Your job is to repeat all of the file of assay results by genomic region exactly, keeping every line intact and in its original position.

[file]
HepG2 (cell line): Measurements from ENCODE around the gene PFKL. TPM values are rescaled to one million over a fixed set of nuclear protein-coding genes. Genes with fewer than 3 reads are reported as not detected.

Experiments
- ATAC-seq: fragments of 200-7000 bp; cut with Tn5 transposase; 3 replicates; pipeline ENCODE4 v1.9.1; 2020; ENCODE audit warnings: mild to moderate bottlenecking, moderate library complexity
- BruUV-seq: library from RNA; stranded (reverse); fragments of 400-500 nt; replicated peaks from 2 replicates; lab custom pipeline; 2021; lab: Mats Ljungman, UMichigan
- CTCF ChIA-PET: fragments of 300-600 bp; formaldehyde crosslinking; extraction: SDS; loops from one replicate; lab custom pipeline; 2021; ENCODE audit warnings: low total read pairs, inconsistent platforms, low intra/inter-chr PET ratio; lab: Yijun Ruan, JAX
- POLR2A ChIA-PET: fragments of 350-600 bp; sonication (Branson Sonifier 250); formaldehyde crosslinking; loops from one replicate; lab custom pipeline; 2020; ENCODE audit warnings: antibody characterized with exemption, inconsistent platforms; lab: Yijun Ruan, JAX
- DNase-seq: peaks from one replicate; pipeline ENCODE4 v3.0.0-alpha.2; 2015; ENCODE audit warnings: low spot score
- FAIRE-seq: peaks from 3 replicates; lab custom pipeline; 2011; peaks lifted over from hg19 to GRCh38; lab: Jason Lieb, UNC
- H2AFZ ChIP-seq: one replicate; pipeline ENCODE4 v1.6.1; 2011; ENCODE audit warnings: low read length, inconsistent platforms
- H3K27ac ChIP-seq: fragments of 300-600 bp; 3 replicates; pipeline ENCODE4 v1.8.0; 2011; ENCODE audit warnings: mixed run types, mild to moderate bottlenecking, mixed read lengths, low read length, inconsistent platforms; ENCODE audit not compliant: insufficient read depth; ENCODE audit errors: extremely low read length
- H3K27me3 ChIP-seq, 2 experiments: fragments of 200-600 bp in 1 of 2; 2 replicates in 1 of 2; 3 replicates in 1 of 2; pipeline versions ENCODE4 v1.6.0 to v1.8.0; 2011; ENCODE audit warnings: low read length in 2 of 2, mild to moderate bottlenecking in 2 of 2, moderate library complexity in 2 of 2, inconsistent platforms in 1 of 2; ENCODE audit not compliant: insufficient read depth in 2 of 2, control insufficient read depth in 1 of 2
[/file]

HepG2 (cell line): Measurements from ENCODE around the gene PFKL. TPM values are rescaled to one million over a fixed set of nuclear protein-coding genes. Genes with fewer than 3 reads are reported as not detected.

Experiments
- ATAC-seq: fragments of 200-7000 bp; cut with Tn5 transposase; 3 replicates; pipeline ENCODE4 v1.9.1; 2020; ENCODE audit warnings: mild to moderate bottlenecking, moderate library complexity
- BruUV-seq: library from RNA; stranded (reverse); fragments of 400-500 nt; replicated peaks from 2 replicates; lab custom pipeline; 2021; lab: Mats Ljungman, UMichigan
- CTCF ChIA-PET: fragments of 300-600 bp; formaldehyde crosslinking; extraction: SDS; loops from one replicate; lab custom pipeline; 2021; ENCODE audit warnings: low total read pairs, inconsistent platforms, low intra/inter-chr PET ratio; lab: Yijun Ruan, JAX
- POLR2A ChIA-PET: fragments of 350-600 bp; sonication (Branson Sonifier 250); formaldehyde crosslinking; loops from one replicate; lab custom pipeline; 2020; ENCODE audit warnings: antibody characterized with exemption, inconsistent platforms; lab: Yijun Ruan, JAX
- DNase-seq: peaks from one replicate; pipeline ENCODE4 v3.0.0-alpha.2; 2015; ENCODE audit warnings: low spot score
- FAIRE-seq: peaks from 3 replicates; lab custom pipeline; 2011; peaks lifted over from hg19 to GRCh38; lab: Jason Lieb, UNC
- H2AFZ ChIP-seq: one replicate; pipeline ENCODE4 v1.6.1; 2011; ENCODE audit warnings: low read length, inconsistent platforms
- H3K27ac ChIP-seq: fragments of 300-600 bp; 3 replicates; pipeline ENCODE4 v1.8.0; 2011; ENCODE audit warnings: mixed run types, mild to moderate bottlenecking, mixed read lengths, low read length, inconsistent platforms; ENCODE audit not compliant: insufficient read depth; ENCODE audit errors: extremely low read length
- H3K27me3 ChIP-seq, 2 experiments: fragments of 200-600 bp in 1 of 2; 2 replicates in 1 of 2; 3 replicates in 1 of 2; pipeline versions ENCODE4 v1.6.0 to v1.8.0; 2011; ENCODE audit warnings: low read length in 2 of 2, mild to moderate bottlenecking in 2 of 2, moderate library complexity in 2 of 2, inconsistent platforms in 1 of 2; ENCODE audit not compliant: insufficient read depth in 2 of 2, control insufficient read depth in 1 of 2